New Aussie PM Turnbull staunch supporter of China-Australia FTA
18 September 2015
CANBERRA - Australia’s new Prime Minister Malcolm Turnbull has only been in the job for four days but has already made it clear that one of his most important tasks is to have the China-Australia Free Trade Agreement (ChAFTA) pass through the parliament.
In emphasizing his foreign policy priorities during his first week in office, Turnbull has gone out of his way to publicly support both ChAFTA and the importance of strong relations with China.
During a speech on Monday, which came just hours before his successful challenge of then Prime Minister Tony Abbott for the Liberal Party leadership, Turnbull spent precious time throughout his six-minute address highlighting ChAFTA’s importance to Australia.
Turnbull labeled the trade agreement as "one of the most important foundations of our prosperity" and said he was to compelled to challenge Abbott for the leadership because it had become clear that the opposition Labor Party could oust the government at the next election - therefore putting ChAFTA at risk.
"If we continue with Abbott as prime minister, it is clear enough what will happen: he will cease to be PM and he will be succeeded by (Opposition leader) Shorten. You only have to see the catastrophically reckless approach of Shorten to ChAFTA to know he ’s utterly unfit to be prime minister of this country," Turnbull said.
An ongoing parliamentary inquiry into ChAFTA is expected to conclude next month, while its report is due to be delivered to on Oct. 12.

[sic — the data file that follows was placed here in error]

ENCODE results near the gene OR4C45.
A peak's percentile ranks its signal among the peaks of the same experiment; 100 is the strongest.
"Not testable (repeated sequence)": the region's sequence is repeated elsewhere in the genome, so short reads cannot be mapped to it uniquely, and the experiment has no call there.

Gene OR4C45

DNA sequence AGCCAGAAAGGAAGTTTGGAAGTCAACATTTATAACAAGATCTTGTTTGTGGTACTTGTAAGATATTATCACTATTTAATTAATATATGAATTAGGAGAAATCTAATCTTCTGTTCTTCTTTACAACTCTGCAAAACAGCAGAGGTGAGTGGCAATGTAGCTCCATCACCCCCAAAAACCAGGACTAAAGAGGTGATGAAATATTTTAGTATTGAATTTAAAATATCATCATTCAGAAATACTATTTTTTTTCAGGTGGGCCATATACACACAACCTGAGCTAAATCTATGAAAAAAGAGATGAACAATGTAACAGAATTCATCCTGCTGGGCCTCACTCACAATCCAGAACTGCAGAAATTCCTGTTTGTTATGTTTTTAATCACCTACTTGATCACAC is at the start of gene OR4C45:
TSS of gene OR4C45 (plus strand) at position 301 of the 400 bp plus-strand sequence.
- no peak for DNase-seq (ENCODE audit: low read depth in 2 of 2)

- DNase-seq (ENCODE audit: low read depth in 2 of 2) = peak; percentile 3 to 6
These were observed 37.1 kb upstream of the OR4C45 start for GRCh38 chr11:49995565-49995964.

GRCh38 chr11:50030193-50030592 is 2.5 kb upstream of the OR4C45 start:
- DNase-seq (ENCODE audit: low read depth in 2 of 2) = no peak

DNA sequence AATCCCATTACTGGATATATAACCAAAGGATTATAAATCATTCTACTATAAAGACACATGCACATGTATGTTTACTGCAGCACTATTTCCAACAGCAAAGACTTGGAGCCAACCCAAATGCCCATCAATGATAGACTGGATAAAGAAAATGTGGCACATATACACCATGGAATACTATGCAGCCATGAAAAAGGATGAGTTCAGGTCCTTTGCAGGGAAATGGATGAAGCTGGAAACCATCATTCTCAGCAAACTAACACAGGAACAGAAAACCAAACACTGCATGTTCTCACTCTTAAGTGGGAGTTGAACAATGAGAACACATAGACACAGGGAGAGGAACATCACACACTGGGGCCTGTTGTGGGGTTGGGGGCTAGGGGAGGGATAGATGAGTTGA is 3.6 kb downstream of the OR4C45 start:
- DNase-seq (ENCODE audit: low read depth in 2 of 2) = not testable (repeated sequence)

The coalition government has previously envisaged the deal being approved by both houses of parliament by the end of December.
Six weeks earlier, in a speech to the China-Australia Business Forum in August, Turnbull was adamant that ChAFTA needed to succeed, saying Australia would be at a "competitive advantage" once the deal is approved.
"The ChAFTA lays a historic foundation for the next phase of Australia’s economic relationship with China," Turnbull said on Aug. 6.
"Most significantly, the unprecedented market access China has offered to Australia under ChAFTA puts our firms at a significant competitive advantage," he said. "It lays the foundation for much faster export growth across many services ... (and makes it) so easy for Australian businesses of all sizes to reach new and expanding markets in China."
The prime minister said Australia’s relationship with China stretched back further than most people realized, explaining how China’s role in World War II was pivotal to creating fledgling relations with Australia in the 1940s.
Turnbull said that, had China’s perseverance waned during the conflict, Japanese attacks on the Australian mainland could have extended to much more than a handful of bombing raids.
"Japan had 680,000 troops in China at the time it launched its Pacific offensive - four times the number it deployed to sweep through South East Asia until they were stopped in the jungles of New Guinea and in the Coral Sea," he said.